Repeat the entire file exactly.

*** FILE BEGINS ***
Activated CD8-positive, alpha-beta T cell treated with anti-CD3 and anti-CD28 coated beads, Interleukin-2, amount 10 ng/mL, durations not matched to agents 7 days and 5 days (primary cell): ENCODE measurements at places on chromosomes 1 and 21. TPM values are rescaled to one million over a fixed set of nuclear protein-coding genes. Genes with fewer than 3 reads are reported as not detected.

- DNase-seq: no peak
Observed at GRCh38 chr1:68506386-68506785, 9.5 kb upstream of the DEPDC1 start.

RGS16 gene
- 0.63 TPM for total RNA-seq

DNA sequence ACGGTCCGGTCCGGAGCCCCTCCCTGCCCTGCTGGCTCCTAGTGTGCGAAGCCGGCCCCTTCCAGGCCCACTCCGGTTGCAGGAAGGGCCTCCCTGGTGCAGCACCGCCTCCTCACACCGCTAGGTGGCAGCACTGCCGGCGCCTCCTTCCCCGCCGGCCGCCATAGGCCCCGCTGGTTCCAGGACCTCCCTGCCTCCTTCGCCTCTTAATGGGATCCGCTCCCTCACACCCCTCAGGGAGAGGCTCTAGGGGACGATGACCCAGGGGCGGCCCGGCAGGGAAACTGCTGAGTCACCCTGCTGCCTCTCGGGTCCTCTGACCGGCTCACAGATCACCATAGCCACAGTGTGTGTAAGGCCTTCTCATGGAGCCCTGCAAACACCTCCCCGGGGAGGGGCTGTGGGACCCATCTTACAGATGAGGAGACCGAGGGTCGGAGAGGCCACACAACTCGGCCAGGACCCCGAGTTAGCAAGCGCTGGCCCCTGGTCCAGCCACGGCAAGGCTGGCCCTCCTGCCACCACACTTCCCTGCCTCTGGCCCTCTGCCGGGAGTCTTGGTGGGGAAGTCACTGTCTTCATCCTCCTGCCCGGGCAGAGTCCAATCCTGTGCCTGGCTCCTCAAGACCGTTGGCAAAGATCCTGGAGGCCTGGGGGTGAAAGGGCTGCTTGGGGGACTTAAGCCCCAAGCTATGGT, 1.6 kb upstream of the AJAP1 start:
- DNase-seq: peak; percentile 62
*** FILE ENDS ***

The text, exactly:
Activated CD8-positive, alpha-beta T cell treated with anti-CD3 and anti-CD28 coated beads, Interleukin-2, amount 10 ng/mL, durations not matched to agents 7 days and 5 days (primary cell): ENCODE measurements at places on chromosomes 1 and 21. TPM values are rescaled to one million over a fixed set of nuclear protein-coding genes. Genes with fewer than 3 reads are reported as not detected.

- DNase-seq: no peak
Observed at GRCh38 chr1:68506386-68506785, 9.5 kb upstream of the DEPDC1 start.

RGS16 gene
- 0.63 TPM for total RNA-seq

DNA sequence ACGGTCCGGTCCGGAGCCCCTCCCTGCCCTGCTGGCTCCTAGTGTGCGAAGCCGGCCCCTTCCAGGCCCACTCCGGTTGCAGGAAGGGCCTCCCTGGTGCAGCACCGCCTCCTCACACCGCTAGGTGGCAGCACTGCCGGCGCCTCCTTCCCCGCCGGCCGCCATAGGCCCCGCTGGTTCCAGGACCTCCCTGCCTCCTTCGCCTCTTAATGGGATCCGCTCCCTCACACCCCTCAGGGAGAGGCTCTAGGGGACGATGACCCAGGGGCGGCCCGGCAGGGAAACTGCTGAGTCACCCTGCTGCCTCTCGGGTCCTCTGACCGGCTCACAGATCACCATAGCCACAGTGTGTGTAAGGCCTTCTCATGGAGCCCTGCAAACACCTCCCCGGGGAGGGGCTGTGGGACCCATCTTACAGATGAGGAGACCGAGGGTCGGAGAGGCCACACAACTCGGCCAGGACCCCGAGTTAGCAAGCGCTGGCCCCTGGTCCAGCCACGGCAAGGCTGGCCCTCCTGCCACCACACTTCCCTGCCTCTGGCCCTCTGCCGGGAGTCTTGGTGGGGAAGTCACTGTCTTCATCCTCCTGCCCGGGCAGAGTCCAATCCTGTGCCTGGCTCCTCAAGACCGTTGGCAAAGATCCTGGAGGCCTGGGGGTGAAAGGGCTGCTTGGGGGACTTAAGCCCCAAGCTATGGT, 1.6 kb upstream of the AJAP1 start:
- DNase-seq: peak; percentile 62